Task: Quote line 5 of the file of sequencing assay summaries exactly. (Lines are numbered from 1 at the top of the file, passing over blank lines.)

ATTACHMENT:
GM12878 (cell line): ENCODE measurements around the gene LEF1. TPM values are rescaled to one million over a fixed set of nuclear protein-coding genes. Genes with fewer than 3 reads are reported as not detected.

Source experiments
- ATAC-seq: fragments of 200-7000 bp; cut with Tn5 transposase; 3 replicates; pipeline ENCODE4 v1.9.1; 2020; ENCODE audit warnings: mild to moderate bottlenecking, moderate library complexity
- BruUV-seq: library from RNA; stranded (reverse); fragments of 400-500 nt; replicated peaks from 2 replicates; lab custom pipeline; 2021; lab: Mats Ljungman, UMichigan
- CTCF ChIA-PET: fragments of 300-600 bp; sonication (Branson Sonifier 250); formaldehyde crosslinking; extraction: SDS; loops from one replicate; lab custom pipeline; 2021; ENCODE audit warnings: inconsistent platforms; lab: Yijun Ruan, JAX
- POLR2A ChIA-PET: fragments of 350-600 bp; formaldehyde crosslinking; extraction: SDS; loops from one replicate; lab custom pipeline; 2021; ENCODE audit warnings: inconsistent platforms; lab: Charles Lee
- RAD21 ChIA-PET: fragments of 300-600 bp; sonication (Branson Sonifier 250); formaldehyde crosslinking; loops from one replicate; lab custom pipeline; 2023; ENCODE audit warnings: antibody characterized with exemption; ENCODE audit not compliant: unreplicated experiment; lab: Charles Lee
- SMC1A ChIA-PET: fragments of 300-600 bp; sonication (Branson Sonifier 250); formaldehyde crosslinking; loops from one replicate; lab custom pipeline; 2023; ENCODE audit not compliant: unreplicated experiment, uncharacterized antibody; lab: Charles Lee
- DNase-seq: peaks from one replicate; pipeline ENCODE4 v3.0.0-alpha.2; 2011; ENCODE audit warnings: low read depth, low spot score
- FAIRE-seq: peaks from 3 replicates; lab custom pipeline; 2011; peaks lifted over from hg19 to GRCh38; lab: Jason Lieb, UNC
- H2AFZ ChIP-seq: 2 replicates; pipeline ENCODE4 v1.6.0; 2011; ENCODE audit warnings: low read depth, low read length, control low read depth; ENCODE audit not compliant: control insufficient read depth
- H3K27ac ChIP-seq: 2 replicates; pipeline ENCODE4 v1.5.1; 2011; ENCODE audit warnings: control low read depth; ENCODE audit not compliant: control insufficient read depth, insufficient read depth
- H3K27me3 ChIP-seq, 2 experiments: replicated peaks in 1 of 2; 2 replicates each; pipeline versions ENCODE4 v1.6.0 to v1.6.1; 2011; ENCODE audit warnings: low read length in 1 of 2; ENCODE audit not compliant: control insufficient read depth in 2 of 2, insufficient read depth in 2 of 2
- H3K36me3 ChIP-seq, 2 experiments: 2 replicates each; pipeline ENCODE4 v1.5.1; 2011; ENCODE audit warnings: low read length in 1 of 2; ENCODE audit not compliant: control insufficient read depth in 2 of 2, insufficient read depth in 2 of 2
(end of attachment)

- CTCF ChIA-PET: fragments of 300-600 bp; sonication (Branson Sonifier 250); formaldehyde crosslinking; extraction: SDS; loops from one replicate; lab custom pipeline; 2021; ENCODE audit warnings: inconsistent platforms; lab: Yijun Ruan, JAX